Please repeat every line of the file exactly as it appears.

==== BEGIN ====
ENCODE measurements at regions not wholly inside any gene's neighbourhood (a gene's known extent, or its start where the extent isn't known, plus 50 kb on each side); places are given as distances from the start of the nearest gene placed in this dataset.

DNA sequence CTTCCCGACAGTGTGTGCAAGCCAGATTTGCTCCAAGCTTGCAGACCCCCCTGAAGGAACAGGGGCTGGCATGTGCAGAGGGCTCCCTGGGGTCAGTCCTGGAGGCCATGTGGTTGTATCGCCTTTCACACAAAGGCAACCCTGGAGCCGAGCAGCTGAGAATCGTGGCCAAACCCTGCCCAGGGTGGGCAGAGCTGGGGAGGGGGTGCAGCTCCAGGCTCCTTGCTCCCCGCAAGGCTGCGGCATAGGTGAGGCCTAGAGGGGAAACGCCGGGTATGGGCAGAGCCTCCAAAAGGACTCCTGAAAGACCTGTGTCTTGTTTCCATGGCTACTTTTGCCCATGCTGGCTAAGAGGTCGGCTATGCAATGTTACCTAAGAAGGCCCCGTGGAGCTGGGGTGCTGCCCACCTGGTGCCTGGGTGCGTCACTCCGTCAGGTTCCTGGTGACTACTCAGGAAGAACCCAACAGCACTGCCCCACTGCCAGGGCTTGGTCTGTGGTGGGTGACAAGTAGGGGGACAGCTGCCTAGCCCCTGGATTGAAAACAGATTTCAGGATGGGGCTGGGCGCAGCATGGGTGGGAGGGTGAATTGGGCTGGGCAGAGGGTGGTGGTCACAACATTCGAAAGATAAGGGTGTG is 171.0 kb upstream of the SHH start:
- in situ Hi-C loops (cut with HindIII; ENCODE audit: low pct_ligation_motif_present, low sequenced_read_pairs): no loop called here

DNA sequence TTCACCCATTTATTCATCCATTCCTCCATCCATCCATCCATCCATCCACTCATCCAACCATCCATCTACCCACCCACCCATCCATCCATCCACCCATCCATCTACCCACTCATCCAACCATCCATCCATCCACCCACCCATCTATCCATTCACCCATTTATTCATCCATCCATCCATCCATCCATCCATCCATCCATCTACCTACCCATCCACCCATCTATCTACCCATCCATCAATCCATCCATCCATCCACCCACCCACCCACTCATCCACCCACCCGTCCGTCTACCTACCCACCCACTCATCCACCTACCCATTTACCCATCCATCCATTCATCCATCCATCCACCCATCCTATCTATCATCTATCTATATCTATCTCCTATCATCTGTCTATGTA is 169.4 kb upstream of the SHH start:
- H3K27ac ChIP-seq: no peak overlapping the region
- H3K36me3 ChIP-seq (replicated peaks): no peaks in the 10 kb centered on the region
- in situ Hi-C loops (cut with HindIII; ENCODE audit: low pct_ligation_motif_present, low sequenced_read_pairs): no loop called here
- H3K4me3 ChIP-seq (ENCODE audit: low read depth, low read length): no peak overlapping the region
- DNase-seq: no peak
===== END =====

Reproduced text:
ENCODE measurements at regions not wholly inside any gene's neighbourhood (a gene's known extent, or its start where the extent isn't known, plus 50 kb on each side); places are given as distances from the start of the nearest gene placed in this dataset.

DNA sequence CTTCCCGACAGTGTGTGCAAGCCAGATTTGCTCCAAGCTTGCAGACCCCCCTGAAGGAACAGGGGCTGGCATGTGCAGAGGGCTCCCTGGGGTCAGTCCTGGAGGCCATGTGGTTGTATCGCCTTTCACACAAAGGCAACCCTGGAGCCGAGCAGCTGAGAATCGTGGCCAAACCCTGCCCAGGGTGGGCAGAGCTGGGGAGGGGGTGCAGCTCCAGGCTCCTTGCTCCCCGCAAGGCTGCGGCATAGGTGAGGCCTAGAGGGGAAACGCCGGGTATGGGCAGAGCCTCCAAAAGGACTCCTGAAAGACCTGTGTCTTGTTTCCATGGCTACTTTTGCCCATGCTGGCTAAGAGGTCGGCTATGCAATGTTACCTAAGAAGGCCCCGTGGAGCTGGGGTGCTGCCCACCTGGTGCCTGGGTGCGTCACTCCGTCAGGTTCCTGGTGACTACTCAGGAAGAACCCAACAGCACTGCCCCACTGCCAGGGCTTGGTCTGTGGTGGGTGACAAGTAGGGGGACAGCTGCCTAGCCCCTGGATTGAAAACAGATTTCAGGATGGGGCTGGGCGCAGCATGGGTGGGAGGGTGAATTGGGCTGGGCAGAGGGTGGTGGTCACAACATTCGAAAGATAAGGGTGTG is 171.0 kb upstream of the SHH start:
- in situ Hi-C loops (cut with HindIII; ENCODE audit: low pct_ligation_motif_present, low sequenced_read_pairs): no loop called here

DNA sequence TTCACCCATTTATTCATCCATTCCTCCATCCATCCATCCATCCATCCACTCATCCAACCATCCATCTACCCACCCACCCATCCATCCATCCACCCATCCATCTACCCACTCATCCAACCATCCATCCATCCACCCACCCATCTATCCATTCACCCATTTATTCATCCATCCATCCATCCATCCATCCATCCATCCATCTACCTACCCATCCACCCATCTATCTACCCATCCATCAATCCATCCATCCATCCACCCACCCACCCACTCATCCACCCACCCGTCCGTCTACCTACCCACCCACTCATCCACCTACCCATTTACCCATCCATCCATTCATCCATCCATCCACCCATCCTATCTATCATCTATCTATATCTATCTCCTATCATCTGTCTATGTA is 169.4 kb upstream of the SHH start:
- H3K27ac ChIP-seq: no peak overlapping the region
- H3K36me3 ChIP-seq (replicated peaks): no peaks in the 10 kb centered on the region
- in situ Hi-C loops (cut with HindIII; ENCODE audit: low pct_ligation_motif_present, low sequenced_read_pairs): no loop called here
- H3K4me3 ChIP-seq (ENCODE audit: low read depth, low read length): no peak overlapping the region
- DNase-seq: no peak